Apr 302013 10 Responses

How the Gay Rights Movement is Good (and Bad)

The modern Gay Rights Movement has had many positive contributions to American society.

Two weeks ago I sat in a restaurant and had lunch with a friend. I respect him. He is smart, politically savvy, funny, and gay. Our lunch was a direct result of the gay rights movement.

Fifty years ago the lunch would not have happened.

We might have had lunch but we could not openly talk about our lives. He would have had to kept his secret to himself for fear of his safety and that of his friends. If he would have had the courage to live openly, as an evangelical pastor I would have been risking my job being associated with him.

Yet 50 years later, the two of us can sit and have lunch discussing politics, debating policy, joking about “right-wing” and “left-wing” crazies, and having an enjoyable time.

The Gay Rights Movement has had positive effects. I can’t fathom a society where the physical safety of a person was threatened because of actions between two consenting adults. I can’t imagine the hatred spewed toward people and the bigotry which has been experienced by so many. Much of the reason that I can’t understand what took place a generation ago is because of the positive effects of the movement.

Of course, I am an evangelical pastor. I see much bad in the movement. I am yet to hear an effective Biblical argument which upholds the inerrancy of the Bible while confirming the gay lifestyle. The Bible is clear that sex outside of marriage between a man and a woman is sin.

The Gay Rights Movement has led to the Same-Sex Marriage Movement which threatens the traditional definition of marriage, calls into question God’s creative design, and ultimately will undermine our Constitutional freedom to exercise our Christian beliefs under the 1st Amendment.

The Gay Rights Movement has been good and bad.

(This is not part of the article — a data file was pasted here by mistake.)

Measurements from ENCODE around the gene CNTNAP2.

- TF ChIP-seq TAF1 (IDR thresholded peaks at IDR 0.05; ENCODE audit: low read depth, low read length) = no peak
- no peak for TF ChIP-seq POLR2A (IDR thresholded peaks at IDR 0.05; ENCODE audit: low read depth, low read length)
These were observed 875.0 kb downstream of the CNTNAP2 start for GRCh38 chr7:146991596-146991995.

So it is with humanity. Good intentions can have bad consequences and bad intentions can have good consequences. People standing for morality can do immoral things and people fighting against morality can do moral things. This is who we are.

Yesterday, the NBA’s Jason Collins became the first openly gay athlete in a major American sport. When I saw the announcement, my first thought was “we’ve come a long way.” When I was a kid, I had a life-sized poster of Magic Johnson on my wall. I still remember where I was when I watched his press conference announcing he had contracted HIV. Even as a 13–year-old, I knew Magic’s lifestyle was not aligned with Biblical sexuality. I knew it was wrong, but I didn’t think he should be hated for his actions. I knew it was immoral, but I didn’t think he should be punished by the law for his sin. I knew it wasn’t what the Bible taught, but that didn’t mean I had to stop cheering for him.

What was true of Magic Johnson in 1991 is true of Jason Collins in 2013. His announcement shows everything good and bad about the gay rights movement. The good is clearly seen in that Collins can be open about his actions, not fear for his life, and have the protections of American law. The bad can be seen in that many can look at his actions and not understand them to be against the Biblical mandate while condemning anyone who has the courage to speak Biblical truth in love.

It will be interesting to see how ESPN responds to their reporter Chris Broussard who compassionately, but honestly critiqued the actions of Jason Collins in this video. (For those reading via email, Click Here)


It is vital for the church to be honest about the Gay Rights Movement. Whenever we critique the whole movement as bad, we are denying the injustices of the past and communicating that every action which has taken place in the past was rightfully carried out. Clearly it has not all been right. Many, in the name of Jesus, have acted in a most unChrist-like manner. The fear of admitting the good of the Gay Rights Movement is that our message critiquing its negative consequences will not be heard. However, no matter how people respond, we must speak truthfully. Many good things have come from this movement, just as many bad things have happened as well.

Being able to applaud the good and critique the bad is a key characteristic of a follower of Christ.

For more:

Why is Anderson Cooper Against Polygamy?

Why the President Won’t (and probably shouldn’t) Listen to Christians

Mr. President, Let’s Protect this Child Too



10 Responses to How the Gay Rights Movement is Good (and Bad)

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